Rated 4 out of 5 by from True stories make the best reads Very informative and colourful description of the spy world. Details how nearly impossible it is to escape communist Russia. Nail biter towards the end.
Date published: 2019-01-28
Rated 5 out of 5 by from They need to make this into a movie! One of the best books I have read this year. It is very difficult to put down. Ben Macintyre really puts you in Oleg Gordievsky’s shoes with his writing style. This would make an excellent motion picture if it follows the book exactly. The contributions by Gordievsky help shape decisions made by Margaret Thatcher and Ronald Reagan during the Cold War. If you love history, don’t pass up on “The Greatest Espionage Story of the Cold War”.
Date published: 2018-11-03
Rated 5 out of 5 by from Mesmerizing... A mesmerizing account of the Gordievsky affair, of particular interest to those who've lived in Scandinavia and been to Moscow, and heaven forbid had glancing acquaintance with the intelligence world.
Date published: 2018-10-25

Editorial Reviews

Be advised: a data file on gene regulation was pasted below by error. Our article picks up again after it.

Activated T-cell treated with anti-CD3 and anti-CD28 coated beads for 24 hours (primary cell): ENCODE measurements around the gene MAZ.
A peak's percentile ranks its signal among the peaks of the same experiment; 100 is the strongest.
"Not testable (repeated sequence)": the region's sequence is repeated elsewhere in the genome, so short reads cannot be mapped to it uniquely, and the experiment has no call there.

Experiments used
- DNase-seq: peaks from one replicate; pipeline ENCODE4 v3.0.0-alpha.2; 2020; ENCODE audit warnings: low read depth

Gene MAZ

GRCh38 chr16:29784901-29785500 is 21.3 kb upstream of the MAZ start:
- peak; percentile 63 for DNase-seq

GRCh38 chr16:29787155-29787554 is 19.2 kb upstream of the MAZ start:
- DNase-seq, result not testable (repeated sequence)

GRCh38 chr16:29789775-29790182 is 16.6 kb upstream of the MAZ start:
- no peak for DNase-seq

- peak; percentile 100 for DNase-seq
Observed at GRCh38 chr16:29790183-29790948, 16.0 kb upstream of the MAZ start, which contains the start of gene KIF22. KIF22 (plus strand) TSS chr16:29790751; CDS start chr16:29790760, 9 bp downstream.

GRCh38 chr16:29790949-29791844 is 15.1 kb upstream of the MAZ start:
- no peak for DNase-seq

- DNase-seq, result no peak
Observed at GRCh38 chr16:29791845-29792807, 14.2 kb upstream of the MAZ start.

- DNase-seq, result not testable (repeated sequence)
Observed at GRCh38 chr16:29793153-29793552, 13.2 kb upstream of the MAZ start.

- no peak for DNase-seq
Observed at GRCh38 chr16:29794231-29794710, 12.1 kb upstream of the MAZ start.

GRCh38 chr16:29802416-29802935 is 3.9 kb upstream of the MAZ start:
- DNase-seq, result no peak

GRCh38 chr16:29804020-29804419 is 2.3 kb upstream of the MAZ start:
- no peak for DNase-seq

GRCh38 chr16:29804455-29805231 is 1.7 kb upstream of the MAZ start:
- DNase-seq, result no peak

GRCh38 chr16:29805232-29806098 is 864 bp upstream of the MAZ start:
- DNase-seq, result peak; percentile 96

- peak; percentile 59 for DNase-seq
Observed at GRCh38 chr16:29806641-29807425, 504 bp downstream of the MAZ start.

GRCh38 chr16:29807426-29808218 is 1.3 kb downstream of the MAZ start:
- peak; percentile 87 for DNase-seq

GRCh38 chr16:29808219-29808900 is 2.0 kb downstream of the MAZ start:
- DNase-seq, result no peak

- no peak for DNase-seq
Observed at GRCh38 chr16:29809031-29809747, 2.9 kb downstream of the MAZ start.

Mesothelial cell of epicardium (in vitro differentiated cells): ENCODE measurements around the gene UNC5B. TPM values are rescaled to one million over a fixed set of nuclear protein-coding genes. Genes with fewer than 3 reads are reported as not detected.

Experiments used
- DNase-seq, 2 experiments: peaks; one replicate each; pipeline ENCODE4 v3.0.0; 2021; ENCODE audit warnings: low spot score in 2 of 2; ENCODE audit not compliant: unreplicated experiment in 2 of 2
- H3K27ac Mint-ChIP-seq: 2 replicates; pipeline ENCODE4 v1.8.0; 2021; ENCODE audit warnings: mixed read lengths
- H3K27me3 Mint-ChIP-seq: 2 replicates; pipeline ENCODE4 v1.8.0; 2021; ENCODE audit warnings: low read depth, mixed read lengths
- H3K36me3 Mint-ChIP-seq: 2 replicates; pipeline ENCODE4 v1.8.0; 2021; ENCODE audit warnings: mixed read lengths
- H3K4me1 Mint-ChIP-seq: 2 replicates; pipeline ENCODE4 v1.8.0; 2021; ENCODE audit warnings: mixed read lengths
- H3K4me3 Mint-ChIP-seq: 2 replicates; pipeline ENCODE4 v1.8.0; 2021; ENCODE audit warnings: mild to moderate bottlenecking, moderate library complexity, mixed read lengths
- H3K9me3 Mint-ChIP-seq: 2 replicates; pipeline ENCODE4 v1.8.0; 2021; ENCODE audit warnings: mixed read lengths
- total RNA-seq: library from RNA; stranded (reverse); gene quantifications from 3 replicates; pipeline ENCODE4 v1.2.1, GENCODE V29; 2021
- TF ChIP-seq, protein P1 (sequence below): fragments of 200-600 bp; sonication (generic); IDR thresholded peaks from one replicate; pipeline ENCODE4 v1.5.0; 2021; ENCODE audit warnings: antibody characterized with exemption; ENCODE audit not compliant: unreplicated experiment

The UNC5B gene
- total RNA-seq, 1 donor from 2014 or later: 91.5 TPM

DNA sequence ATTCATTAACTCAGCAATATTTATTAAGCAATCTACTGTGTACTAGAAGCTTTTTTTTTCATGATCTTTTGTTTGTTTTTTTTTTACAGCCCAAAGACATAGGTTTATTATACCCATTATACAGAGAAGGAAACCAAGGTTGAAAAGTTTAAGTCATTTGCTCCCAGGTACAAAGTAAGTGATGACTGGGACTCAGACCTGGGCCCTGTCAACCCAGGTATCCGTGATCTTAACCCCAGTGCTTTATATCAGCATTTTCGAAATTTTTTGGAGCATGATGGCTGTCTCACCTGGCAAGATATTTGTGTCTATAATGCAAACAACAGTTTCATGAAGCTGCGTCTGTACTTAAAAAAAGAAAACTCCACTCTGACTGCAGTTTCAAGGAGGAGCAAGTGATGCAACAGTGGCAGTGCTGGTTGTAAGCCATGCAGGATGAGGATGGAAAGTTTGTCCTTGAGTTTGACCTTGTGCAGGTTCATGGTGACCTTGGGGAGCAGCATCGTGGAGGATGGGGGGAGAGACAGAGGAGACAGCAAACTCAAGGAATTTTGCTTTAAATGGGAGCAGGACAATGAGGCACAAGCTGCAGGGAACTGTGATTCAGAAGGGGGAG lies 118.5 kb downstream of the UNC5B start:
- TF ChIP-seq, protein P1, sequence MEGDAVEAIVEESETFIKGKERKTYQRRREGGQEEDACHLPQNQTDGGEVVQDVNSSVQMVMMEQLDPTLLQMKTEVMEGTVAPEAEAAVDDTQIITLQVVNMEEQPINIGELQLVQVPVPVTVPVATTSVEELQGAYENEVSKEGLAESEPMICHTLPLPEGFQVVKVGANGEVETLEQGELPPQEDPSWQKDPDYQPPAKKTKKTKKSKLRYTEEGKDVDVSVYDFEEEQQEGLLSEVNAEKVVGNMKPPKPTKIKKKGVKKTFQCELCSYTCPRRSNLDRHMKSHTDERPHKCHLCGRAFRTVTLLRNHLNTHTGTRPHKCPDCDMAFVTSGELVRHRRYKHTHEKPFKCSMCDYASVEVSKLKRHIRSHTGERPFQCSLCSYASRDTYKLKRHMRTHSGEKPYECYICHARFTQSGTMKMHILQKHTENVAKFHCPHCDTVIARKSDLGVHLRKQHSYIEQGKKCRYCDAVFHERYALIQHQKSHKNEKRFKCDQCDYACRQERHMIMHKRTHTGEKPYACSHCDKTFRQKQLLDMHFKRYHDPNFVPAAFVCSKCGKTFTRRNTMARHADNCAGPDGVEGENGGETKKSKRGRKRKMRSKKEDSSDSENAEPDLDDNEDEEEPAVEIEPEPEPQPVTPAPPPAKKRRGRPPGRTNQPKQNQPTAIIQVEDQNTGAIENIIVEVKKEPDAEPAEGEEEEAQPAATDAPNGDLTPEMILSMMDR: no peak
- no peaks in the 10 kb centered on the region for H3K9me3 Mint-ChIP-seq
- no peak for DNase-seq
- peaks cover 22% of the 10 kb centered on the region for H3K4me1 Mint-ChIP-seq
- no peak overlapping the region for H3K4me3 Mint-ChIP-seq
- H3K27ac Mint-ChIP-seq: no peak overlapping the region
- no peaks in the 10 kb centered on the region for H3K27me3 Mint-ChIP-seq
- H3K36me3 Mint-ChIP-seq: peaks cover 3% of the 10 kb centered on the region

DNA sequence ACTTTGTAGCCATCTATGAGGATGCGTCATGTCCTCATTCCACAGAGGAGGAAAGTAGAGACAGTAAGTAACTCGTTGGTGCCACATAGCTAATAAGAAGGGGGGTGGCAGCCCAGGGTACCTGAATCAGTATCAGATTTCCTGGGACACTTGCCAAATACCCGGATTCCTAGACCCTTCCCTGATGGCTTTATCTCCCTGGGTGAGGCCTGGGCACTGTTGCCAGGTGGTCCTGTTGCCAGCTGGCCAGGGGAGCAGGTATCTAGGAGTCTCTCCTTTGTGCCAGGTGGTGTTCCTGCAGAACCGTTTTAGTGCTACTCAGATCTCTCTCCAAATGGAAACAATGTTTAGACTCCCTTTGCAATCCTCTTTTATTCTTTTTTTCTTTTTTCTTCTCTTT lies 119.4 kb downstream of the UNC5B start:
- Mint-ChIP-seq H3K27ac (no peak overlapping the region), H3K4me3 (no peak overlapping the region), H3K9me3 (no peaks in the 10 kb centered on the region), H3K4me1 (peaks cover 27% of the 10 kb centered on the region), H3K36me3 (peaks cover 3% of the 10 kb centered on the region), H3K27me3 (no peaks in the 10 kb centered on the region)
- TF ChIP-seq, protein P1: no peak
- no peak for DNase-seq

Praise for The Spy and the Traitor: “The best true spy story I have ever read.” —John Le Carré   “Readers seeking a page-turning spy story, look no further. The author of A Spy Among Friends and Agent Zigzag, among others, does it again, this time delivering a Cold War espionage story for the ages . . . another can’t miss account of intrigue and intelligence.” —Boston Globe   “[A] swift-moving tale of true espionage in the most desperate years of the Cold War. . . . The closing pages of Macintyre’s fluent yarn find Gordievsky attempting to escape captivity and flee to the West in a scenario worthy of John le Carré. . . . Oddly timely, given the return of Russian spying to the front pages, and a first-rate study of the mechanics and psychology of espionage.” —Kirkus Reviews (starred review)   “[A] captivating espionage tale . . . In a feat of real authorial dexterity, Macintyre accurately portrays the long-game banality of spycraft—the lead time and persistence in planning—with such clarity and propulsive verve that the book often feels like a thriller. The book has a startling relevancy to the news of the day. . . . Macintyre has produced a timely and insightful page-turner.” —Publishers Weekly (starred review)   “Pick up any current true-crime spy book and you’ll probably see a version of this phrase on the cover: ‘The Greatest Spy Story Ever Told.’ Most of them don’t live up to the billing, but the latest by Ben Macintyre comes close. . . . What makes this read propulsive is the way Macintyre tells the story almost as a character-driven novel . . . Macintyre’s way with details, as when he explains exactly how the KGB bugged apartments, or when he delves into KGB training, is utterly absorbing. The action is punctuated with plenty of heart-stopping near-discoveries, betrayals, and escapes. Fascinating, especially now.” —Booklist (starred review)   “Fans of narrative nonfiction, the Cold War, spy stories, foreign relations among the United States, England, and Russia, and Macintyre’s previous works will greatly enjoy this incredible true account.” —Library Journal (starred review)